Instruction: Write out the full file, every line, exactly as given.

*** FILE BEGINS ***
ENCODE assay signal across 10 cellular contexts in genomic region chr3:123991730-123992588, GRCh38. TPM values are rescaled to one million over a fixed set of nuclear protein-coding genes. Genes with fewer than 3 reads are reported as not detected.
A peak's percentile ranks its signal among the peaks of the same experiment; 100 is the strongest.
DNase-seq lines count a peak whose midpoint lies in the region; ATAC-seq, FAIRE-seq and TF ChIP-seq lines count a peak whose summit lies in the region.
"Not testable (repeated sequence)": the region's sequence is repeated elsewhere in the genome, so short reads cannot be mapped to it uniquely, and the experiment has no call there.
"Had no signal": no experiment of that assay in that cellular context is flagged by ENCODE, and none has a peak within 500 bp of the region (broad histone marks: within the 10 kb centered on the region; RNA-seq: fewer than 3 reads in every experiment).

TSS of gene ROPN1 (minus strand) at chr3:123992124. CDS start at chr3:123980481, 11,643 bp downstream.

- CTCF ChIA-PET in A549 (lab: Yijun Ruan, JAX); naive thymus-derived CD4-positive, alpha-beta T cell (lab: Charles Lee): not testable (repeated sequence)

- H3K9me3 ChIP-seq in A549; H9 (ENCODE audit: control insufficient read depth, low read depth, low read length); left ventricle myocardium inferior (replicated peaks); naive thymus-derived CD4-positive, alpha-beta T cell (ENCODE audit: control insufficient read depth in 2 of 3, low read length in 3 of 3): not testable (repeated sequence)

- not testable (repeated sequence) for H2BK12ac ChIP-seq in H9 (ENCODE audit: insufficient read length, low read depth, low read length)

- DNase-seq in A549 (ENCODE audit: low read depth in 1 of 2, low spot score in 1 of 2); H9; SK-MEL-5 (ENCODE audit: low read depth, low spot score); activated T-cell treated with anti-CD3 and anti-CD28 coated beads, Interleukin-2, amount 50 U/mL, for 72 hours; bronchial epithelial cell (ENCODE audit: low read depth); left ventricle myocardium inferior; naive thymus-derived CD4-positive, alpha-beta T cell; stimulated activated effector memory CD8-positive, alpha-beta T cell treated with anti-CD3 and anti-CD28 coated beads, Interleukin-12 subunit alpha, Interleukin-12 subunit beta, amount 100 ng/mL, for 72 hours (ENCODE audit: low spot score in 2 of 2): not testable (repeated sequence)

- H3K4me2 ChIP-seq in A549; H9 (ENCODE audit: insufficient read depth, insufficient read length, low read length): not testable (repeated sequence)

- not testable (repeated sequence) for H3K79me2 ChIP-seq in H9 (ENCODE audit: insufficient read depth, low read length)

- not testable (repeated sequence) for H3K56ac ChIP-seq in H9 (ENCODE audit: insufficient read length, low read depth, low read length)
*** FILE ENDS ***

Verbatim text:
ENCODE assay signal across 10 cellular contexts in genomic region chr3:123991730-123992588, GRCh38. TPM values are rescaled to one million over a fixed set of nuclear protein-coding genes. Genes with fewer than 3 reads are reported as not detected.
A peak's percentile ranks its signal among the peaks of the same experiment; 100 is the strongest.
DNase-seq lines count a peak whose midpoint lies in the region; ATAC-seq, FAIRE-seq and TF ChIP-seq lines count a peak whose summit lies in the region.
"Not testable (repeated sequence)": the region's sequence is repeated elsewhere in the genome, so short reads cannot be mapped to it uniquely, and the experiment has no call there.
"Had no signal": no experiment of that assay in that cellular context is flagged by ENCODE, and none has a peak within 500 bp of the region (broad histone marks: within the 10 kb centered on the region; RNA-seq: fewer than 3 reads in every experiment).

TSS of gene ROPN1 (minus strand) at chr3:123992124. CDS start at chr3:123980481, 11,643 bp downstream.

- CTCF ChIA-PET in A549 (lab: Yijun Ruan, JAX); naive thymus-derived CD4-positive, alpha-beta T cell (lab: Charles Lee): not testable (repeated sequence)

- H3K9me3 ChIP-seq in A549; H9 (ENCODE audit: control insufficient read depth, low read depth, low read length); left ventricle myocardium inferior (replicated peaks); naive thymus-derived CD4-positive, alpha-beta T cell (ENCODE audit: control insufficient read depth in 2 of 3, low read length in 3 of 3): not testable (repeated sequence)

- not testable (repeated sequence) for H2BK12ac ChIP-seq in H9 (ENCODE audit: insufficient read length, low read depth, low read length)

- DNase-seq in A549 (ENCODE audit: low read depth in 1 of 2, low spot score in 1 of 2); H9; SK-MEL-5 (ENCODE audit: low read depth, low spot score); activated T-cell treated with anti-CD3 and anti-CD28 coated beads, Interleukin-2, amount 50 U/mL, for 72 hours; bronchial epithelial cell (ENCODE audit: low read depth); left ventricle myocardium inferior; naive thymus-derived CD4-positive, alpha-beta T cell; stimulated activated effector memory CD8-positive, alpha-beta T cell treated with anti-CD3 and anti-CD28 coated beads, Interleukin-12 subunit alpha, Interleukin-12 subunit beta, amount 100 ng/mL, for 72 hours (ENCODE audit: low spot score in 2 of 2): not testable (repeated sequence)

- H3K4me2 ChIP-seq in A549; H9 (ENCODE audit: insufficient read depth, insufficient read length, low read length): not testable (repeated sequence)

- not testable (repeated sequence) for H3K79me2 ChIP-seq in H9 (ENCODE audit: insufficient read depth, low read length)

- not testable (repeated sequence) for H3K56ac ChIP-seq in H9 (ENCODE audit: insufficient read length, low read depth, low read length)